Cyber criminals want access to your computer

Scammers will ask you to look for something that is maybe in a red font or something that indicates an error of some kind.

If you're a Tri-State resident who hasn't been targeted by a phone scam in recent weeks, your turn may be coming.

A new round of phone calls with the typical scamming schemes is going around the area. Like any other scammer, these callers want your money - but they'll try to get it in a way you may not have seen.

The caller will attempt to gain remote access to your computer over the internet, leaving the data on your hard drive vulnerable.

"They're extremely aggressive," Mark Murphy, a Hannibal resident who received 3 scam calls over the course of 2 days last week said.

Murphy is a former computer technician who spotted the scam immediately. He says the caller had a thick Middle Eastern accent and claimed to represent Microsoft support services.

"They try to get your money through fear - fear that maybe something is wrong with your computer," Brian Caldwell, Network Services Manager at ETC ComputerLand in Quincy said.

Caldwell says a customer will tell him they've been targeted about once a week. In the latest round of calls, the scammer will instruct the target to enter certain commands into the computer.

"They'll ask you to look for something that is maybe in a red font or something that indicates an error of some kind, and so they'll attempt to convince you need to allow them to remotely control your computer so that they can run a few commands and supposedly help you out," Caldwell said.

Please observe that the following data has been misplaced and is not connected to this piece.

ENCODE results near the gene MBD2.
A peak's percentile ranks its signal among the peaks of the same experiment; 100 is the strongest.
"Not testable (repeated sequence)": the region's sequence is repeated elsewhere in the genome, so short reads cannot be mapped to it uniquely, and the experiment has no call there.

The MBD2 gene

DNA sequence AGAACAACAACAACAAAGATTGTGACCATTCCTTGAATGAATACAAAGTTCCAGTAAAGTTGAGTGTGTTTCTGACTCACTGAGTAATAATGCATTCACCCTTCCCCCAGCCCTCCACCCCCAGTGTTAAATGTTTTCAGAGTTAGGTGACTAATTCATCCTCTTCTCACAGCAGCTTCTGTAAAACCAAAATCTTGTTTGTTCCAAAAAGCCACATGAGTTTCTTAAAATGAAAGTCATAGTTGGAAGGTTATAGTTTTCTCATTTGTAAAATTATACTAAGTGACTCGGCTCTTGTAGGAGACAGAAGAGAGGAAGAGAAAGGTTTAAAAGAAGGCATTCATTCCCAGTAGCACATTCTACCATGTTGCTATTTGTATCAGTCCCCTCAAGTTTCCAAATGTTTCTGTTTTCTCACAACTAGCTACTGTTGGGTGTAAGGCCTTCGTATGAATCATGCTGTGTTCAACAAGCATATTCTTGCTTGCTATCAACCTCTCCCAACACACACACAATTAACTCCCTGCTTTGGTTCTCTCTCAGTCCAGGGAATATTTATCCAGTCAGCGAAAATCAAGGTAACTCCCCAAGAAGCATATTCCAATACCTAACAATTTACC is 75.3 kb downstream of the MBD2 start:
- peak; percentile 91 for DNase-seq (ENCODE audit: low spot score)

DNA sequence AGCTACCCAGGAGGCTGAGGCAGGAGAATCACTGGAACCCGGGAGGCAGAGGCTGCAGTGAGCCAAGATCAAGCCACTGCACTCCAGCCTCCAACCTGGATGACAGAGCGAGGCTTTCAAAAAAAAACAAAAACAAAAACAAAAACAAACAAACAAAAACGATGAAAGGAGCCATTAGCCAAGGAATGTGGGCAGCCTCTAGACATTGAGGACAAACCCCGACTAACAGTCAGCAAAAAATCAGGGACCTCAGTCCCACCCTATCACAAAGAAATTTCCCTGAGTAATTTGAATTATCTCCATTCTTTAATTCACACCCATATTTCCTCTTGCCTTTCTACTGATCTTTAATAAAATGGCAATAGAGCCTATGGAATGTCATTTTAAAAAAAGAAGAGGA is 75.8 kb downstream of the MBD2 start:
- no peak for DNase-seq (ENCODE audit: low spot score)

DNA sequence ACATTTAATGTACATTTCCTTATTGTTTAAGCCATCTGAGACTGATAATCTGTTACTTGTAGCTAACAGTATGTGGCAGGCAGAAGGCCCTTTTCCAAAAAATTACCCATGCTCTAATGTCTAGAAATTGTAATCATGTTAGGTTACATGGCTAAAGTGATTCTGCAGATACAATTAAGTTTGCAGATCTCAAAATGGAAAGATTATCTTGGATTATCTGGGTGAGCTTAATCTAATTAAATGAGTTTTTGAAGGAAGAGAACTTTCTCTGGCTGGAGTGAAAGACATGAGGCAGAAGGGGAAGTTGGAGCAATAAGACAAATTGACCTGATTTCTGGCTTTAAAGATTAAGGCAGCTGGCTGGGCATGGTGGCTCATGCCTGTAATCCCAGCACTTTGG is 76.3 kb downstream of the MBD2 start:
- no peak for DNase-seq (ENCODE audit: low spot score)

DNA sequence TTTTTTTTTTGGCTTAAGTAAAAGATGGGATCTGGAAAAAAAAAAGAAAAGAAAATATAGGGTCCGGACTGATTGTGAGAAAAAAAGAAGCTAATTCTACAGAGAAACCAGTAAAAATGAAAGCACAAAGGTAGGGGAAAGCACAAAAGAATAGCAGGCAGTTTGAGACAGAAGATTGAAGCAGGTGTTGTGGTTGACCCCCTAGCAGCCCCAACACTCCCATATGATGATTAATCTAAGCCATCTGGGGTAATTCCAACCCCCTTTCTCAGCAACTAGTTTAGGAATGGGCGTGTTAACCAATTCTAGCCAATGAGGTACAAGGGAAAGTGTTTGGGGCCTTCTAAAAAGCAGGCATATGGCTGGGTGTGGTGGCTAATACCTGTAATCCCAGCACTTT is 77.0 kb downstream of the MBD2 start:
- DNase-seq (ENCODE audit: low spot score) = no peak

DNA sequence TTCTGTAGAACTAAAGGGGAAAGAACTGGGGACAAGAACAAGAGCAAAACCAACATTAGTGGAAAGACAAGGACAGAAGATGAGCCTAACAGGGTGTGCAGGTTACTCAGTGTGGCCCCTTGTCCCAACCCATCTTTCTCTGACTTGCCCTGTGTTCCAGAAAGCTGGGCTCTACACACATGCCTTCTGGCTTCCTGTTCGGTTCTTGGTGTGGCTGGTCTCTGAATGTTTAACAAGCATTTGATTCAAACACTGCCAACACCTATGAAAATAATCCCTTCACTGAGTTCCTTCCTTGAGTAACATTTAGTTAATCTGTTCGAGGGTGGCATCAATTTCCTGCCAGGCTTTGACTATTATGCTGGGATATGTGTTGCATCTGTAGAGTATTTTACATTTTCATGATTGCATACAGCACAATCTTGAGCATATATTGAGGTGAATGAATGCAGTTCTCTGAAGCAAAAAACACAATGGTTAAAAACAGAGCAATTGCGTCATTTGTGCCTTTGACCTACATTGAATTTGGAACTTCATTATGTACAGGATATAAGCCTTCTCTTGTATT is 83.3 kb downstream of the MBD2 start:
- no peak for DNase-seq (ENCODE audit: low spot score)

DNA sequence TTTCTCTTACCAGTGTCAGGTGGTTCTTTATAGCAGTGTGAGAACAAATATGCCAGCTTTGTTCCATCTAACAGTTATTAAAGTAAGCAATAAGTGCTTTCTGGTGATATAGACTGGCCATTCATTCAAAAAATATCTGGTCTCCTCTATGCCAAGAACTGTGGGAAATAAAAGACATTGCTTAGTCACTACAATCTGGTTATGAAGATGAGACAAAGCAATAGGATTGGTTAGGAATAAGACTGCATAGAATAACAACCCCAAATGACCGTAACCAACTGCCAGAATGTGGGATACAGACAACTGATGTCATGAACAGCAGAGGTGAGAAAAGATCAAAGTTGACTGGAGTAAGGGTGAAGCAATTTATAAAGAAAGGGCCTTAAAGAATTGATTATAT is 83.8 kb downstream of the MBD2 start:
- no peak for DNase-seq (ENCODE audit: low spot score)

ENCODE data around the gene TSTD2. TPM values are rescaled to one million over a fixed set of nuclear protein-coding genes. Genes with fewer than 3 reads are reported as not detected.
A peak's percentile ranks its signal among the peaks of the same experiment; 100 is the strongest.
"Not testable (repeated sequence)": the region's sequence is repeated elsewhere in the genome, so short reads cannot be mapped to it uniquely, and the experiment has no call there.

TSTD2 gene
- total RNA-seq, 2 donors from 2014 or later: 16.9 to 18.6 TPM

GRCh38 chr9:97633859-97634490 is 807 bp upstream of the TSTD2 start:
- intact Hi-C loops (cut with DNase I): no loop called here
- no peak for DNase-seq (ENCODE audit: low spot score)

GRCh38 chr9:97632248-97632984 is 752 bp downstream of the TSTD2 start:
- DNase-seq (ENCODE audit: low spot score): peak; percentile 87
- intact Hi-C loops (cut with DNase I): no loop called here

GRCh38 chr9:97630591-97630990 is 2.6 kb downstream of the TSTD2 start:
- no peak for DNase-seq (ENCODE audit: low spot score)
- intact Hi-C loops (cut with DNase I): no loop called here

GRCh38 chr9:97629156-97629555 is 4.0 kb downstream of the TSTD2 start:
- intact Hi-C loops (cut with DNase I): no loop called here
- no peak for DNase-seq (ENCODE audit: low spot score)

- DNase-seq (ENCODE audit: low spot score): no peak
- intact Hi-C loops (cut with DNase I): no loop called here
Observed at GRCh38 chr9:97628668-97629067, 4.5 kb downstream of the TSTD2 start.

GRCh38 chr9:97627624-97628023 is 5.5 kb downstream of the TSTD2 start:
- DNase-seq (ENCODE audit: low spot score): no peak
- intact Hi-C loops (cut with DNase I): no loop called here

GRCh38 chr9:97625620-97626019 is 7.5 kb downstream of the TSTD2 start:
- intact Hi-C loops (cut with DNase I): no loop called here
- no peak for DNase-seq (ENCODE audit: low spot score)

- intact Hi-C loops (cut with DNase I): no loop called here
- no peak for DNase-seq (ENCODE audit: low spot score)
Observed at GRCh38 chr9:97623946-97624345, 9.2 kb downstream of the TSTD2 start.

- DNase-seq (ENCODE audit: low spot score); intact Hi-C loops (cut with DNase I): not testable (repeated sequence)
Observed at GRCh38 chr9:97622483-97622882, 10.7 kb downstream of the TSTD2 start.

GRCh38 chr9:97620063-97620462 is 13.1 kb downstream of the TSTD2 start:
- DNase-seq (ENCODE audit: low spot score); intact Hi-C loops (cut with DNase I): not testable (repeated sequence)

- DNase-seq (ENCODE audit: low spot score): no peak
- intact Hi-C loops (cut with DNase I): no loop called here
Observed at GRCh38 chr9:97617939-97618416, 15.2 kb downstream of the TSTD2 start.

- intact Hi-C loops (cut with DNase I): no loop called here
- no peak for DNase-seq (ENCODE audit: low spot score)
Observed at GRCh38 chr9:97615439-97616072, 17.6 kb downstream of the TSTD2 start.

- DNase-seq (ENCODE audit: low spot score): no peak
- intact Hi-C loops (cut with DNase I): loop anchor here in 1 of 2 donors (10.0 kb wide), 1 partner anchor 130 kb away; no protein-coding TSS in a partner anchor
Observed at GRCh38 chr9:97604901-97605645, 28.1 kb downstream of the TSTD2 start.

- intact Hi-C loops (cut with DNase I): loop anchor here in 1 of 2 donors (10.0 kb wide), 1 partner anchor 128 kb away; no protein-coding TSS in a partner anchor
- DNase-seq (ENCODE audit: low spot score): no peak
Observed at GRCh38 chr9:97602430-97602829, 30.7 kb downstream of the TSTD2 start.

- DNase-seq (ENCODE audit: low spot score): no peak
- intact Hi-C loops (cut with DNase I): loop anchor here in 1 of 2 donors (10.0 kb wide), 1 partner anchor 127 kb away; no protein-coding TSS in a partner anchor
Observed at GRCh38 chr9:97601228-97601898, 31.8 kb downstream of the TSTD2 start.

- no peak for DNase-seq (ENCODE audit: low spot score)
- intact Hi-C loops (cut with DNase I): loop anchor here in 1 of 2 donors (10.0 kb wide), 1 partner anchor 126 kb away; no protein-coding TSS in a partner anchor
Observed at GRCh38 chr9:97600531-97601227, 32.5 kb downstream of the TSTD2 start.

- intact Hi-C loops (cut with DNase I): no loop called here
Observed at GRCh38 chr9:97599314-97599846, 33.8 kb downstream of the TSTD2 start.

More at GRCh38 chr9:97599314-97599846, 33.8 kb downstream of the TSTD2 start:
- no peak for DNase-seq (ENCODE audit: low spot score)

Those commands could allow the caller to establish a remote connection to your device. In other cases, the caller may direct the target to a website where they can download software that will establish the connection.

Caldwell warns that the situation can go downhill quickly if the target follows the instructions. Your personal information and passwords stored in the computer can be copied and sent overseas in an instant.

"You'd have no idea where they're at, where your information got to, or how much information they got before you could get your computer turned off," Murphy added.

Caldwell also says you can quickly unplug your computer if you believe your information has been compromised, or you can disable your internet connection. If you're still unsure, it's also a good idea to allow a certified technician run a virus scan on your machine.

It's important to remember that the scammers will keep calling if they believe you'll eventually go for the bait.

"If you get a phone call and the person is claiming they're with Windows or with Microsoft, they're definitely a scammer and they're definitely out to steal your identification," Murphy said.

There are several red flags to look out for if you believe you're at risk.

Caller ID can be the first line of defense against these scams. Almost always, caller ID will not match what the caller says. Murphy said his caller ID showed that his telephone provider was calling, not Microsoft as the caller claimed.

Caldwell added that Microsoft will very rarely contact a customer over the phone if the customer didn't try to contact them first. He also says it's not just Microsoft systems that are susceptible - Apple products can be targets as well.

"Your best defense is to educate yourself and to realize that if you're not initiating the request for help, then there's reason to give pause," Caldwell said.

The scammers chose the wrong target in Mark Murphy, but he hopes his story can help others spot computer criminals.